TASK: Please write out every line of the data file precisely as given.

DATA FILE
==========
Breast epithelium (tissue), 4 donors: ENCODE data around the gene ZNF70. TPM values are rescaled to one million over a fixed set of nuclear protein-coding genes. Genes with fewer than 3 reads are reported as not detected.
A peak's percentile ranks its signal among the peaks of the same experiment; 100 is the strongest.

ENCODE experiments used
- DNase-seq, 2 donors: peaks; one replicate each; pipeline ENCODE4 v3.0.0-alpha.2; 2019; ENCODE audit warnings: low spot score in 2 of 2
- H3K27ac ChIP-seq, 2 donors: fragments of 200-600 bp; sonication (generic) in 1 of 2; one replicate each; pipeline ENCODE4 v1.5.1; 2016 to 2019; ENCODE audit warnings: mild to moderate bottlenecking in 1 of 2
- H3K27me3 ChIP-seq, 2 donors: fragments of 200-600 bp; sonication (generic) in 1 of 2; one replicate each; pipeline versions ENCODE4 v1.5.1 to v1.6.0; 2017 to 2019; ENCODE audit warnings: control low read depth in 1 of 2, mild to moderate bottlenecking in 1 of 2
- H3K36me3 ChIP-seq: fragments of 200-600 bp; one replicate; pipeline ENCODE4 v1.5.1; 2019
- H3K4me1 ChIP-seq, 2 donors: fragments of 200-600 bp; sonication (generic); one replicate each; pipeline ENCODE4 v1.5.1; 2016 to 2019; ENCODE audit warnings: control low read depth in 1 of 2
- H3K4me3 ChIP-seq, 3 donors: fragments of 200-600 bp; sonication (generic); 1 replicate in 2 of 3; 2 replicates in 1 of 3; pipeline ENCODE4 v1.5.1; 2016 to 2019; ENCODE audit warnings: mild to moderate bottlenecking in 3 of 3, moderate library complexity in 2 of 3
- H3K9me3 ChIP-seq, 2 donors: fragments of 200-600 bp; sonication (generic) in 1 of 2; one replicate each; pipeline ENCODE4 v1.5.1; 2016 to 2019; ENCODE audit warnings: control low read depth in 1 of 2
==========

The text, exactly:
Breast epithelium (tissue), 4 donors: ENCODE data around the gene ZNF70. TPM values are rescaled to one million over a fixed set of nuclear protein-coding genes. Genes with fewer than 3 reads are reported as not detected.
A peak's percentile ranks its signal among the peaks of the same experiment; 100 is the strongest.

ENCODE experiments used
- DNase-seq, 2 donors: peaks; one replicate each; pipeline ENCODE4 v3.0.0-alpha.2; 2019; ENCODE audit warnings: low spot score in 2 of 2
- H3K27ac ChIP-seq, 2 donors: fragments of 200-600 bp; sonication (generic) in 1 of 2; one replicate each; pipeline ENCODE4 v1.5.1; 2016 to 2019; ENCODE audit warnings: mild to moderate bottlenecking in 1 of 2
- H3K27me3 ChIP-seq, 2 donors: fragments of 200-600 bp; sonication (generic) in 1 of 2; one replicate each; pipeline versions ENCODE4 v1.5.1 to v1.6.0; 2017 to 2019; ENCODE audit warnings: control low read depth in 1 of 2, mild to moderate bottlenecking in 1 of 2
- H3K36me3 ChIP-seq: fragments of 200-600 bp; one replicate; pipeline ENCODE4 v1.5.1; 2019
- H3K4me1 ChIP-seq, 2 donors: fragments of 200-600 bp; sonication (generic); one replicate each; pipeline ENCODE4 v1.5.1; 2016 to 2019; ENCODE audit warnings: control low read depth in 1 of 2
- H3K4me3 ChIP-seq, 3 donors: fragments of 200-600 bp; sonication (generic); 1 replicate in 2 of 3; 2 replicates in 1 of 3; pipeline ENCODE4 v1.5.1; 2016 to 2019; ENCODE audit warnings: mild to moderate bottlenecking in 3 of 3, moderate library complexity in 2 of 3
- H3K9me3 ChIP-seq, 2 donors: fragments of 200-600 bp; sonication (generic) in 1 of 2; one replicate each; pipeline ENCODE4 v1.5.1; 2016 to 2019; ENCODE audit warnings: control low read depth in 1 of 2